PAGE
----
Genes are like an instruction manual for life. They carry information that determines traits and characteristics. In some cases, they encode information to build protein molecules. The molecules that genome miners are most interested in are enzymes, a protein that acts as a catalyst for biochemical reactions. Enzymes speed up the rate of chemical reactions that take place within cells, and serve a wide range of functions including aiding in metabolism and digestion. 

“In our field, we spend a lot of effort trying to engineer enzymes to perform reactions that are useful to society,” said de Rond. “It turns out many of the enzymes we want were present in nature all along. In this case, the gene was in plain sight, but nobody had tested its function before.”

The gene in de Rond’s study turned out to be one that encodes for an enzyme. When inserted into E. coli, the gene triggered the creation of that enzyme, which resulted in the synthesis of a compound that turned the E. coli yellow. This specific chemical reaction had never been seen in nature before. The findings were recently published in Nature Chemical Biology. 

After further study, de Rond and his team found that this enzyme was responsible for creating an oxazolone. Oxazolones are widely used in manufacturing to bring about chemical reactions, and are common compounds used to create medications. In many cases, oxazolones used in laboratory settings are manufactured from petroleum, requiring the use of nonrenewable resources. De Rond and his team are hopeful that this study could lead to the use of natural products instead of those made from fossil resources.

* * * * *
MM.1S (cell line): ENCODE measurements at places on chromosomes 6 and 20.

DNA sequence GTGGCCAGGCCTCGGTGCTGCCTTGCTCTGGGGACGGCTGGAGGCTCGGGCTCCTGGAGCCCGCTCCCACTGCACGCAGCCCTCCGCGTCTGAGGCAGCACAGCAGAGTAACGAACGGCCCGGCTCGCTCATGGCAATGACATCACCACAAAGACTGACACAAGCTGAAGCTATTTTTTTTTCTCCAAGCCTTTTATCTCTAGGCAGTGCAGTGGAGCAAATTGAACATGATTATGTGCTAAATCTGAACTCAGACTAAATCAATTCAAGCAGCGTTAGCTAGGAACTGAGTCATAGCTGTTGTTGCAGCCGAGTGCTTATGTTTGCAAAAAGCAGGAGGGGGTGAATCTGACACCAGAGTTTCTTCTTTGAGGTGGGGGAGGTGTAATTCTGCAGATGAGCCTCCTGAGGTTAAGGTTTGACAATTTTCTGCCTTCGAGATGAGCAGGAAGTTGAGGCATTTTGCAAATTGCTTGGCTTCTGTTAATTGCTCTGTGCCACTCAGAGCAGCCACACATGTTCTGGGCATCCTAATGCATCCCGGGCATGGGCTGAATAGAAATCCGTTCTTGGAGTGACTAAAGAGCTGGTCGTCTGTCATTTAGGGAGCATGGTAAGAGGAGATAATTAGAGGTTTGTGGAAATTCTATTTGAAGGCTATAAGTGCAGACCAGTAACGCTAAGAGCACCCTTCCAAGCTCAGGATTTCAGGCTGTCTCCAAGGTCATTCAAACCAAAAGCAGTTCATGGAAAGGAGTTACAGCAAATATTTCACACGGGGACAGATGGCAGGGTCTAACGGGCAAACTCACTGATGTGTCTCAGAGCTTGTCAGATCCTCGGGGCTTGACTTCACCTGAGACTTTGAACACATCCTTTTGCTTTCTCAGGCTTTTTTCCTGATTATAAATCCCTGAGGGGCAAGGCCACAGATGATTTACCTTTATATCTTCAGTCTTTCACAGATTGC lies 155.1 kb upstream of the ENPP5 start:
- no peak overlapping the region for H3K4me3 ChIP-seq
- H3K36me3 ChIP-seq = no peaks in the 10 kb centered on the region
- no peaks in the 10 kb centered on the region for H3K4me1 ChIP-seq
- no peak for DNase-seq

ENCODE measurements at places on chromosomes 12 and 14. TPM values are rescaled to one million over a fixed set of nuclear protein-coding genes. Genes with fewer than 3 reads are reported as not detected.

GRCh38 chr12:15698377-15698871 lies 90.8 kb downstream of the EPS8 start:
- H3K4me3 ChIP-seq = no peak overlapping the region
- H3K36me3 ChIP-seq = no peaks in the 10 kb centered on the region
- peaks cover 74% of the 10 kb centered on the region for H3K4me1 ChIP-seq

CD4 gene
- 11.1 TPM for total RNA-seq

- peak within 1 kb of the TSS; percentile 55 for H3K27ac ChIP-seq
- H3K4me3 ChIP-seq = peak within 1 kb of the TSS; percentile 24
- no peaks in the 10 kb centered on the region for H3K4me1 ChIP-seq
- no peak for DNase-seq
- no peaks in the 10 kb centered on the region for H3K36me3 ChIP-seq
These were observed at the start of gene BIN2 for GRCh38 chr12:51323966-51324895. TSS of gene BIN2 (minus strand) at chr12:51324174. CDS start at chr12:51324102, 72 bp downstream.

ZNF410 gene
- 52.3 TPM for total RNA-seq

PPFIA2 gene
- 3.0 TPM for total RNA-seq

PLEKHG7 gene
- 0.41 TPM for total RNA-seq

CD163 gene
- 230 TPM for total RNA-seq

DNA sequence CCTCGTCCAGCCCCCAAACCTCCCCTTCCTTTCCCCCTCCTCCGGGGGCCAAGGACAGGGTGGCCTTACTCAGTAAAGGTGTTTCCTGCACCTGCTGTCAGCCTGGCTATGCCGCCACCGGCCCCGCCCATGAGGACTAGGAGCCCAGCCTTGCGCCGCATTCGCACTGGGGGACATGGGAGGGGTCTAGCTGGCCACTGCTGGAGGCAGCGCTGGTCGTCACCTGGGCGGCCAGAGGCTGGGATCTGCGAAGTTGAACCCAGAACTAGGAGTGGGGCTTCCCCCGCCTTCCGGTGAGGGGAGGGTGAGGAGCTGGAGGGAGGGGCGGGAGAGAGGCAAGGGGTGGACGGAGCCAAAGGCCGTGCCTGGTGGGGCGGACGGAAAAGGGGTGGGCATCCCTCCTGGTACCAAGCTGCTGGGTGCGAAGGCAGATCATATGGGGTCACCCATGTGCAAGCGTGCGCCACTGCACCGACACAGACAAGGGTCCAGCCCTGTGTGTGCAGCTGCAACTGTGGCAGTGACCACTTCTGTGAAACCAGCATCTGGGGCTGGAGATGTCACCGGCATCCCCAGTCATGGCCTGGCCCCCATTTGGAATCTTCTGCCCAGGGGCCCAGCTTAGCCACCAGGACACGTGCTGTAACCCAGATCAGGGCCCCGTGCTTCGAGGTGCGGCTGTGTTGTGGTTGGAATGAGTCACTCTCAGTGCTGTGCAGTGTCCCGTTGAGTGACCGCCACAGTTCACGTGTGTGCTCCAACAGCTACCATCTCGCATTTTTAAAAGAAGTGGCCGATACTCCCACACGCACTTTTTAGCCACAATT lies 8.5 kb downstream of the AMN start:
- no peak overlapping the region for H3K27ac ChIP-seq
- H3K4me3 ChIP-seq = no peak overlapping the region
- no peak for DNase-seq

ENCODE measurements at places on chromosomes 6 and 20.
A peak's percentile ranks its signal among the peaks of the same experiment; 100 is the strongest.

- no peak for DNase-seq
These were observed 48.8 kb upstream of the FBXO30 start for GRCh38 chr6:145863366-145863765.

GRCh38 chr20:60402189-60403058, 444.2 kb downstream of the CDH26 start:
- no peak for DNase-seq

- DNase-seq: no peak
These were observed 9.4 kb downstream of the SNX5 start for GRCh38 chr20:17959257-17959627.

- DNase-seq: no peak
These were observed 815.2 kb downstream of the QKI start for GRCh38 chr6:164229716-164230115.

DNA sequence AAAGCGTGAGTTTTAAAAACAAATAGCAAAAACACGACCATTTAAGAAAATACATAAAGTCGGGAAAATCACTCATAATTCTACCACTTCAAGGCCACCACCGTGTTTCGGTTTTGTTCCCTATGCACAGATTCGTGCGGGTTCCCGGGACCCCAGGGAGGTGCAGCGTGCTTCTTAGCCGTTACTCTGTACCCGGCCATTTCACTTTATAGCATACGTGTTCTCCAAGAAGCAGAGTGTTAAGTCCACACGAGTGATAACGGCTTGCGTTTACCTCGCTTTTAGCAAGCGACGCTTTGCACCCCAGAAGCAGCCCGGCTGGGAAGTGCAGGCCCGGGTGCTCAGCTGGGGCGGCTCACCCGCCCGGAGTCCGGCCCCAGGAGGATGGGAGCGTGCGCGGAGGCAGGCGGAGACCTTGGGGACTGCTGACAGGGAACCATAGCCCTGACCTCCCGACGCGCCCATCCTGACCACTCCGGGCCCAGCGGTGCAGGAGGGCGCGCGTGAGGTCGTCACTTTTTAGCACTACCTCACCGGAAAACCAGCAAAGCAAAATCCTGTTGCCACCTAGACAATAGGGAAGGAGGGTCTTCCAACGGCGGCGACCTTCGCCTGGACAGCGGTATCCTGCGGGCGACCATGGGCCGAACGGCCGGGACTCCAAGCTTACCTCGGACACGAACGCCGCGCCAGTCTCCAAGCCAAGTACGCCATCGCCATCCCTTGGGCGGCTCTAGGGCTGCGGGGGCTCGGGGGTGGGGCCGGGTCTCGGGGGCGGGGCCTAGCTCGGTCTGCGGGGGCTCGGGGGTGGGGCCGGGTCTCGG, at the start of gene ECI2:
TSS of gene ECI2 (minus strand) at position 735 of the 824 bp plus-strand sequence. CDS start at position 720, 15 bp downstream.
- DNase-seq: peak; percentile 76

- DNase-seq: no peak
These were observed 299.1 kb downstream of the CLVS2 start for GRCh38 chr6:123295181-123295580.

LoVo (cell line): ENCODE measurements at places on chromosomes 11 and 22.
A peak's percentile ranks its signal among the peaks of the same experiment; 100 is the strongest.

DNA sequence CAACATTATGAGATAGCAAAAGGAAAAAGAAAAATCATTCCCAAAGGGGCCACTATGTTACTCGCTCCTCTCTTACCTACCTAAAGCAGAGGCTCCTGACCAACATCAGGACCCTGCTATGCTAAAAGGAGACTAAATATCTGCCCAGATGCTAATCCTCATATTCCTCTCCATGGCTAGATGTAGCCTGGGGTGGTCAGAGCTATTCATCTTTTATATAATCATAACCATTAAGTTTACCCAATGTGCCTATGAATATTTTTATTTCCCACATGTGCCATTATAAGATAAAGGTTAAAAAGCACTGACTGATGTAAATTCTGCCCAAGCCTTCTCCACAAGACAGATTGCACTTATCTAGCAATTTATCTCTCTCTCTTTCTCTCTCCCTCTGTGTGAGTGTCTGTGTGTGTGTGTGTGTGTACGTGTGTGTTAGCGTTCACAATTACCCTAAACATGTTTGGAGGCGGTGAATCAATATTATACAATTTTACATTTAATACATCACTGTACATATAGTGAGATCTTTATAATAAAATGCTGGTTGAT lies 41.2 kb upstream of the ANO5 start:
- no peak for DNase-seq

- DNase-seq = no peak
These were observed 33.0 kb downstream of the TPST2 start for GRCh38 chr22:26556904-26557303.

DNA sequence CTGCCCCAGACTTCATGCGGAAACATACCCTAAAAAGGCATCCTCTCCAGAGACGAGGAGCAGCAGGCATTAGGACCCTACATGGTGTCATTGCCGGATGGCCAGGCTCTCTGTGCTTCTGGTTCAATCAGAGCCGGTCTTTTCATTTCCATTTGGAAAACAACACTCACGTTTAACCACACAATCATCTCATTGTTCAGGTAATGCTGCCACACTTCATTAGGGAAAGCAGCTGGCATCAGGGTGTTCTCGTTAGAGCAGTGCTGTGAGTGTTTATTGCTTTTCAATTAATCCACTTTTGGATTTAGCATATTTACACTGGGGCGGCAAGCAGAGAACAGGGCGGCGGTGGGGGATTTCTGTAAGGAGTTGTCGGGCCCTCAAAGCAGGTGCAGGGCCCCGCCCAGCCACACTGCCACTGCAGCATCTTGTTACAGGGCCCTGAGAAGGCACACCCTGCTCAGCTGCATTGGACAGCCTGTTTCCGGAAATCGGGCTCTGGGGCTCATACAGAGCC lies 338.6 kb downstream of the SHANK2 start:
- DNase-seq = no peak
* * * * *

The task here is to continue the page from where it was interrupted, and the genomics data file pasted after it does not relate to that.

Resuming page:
“Nature can do chemistry better than we can,” he said. “Can we make these compounds that we need using nature, instead of processes that are harmful to the climate?”

De Rond also stresses the implications this study could have for future undergraduates. The potential for genome mining is endless, and the same process used in this study could be replicated many times over, providing valuable research opportunities for undergraduates looking to bolster their laboratory experience.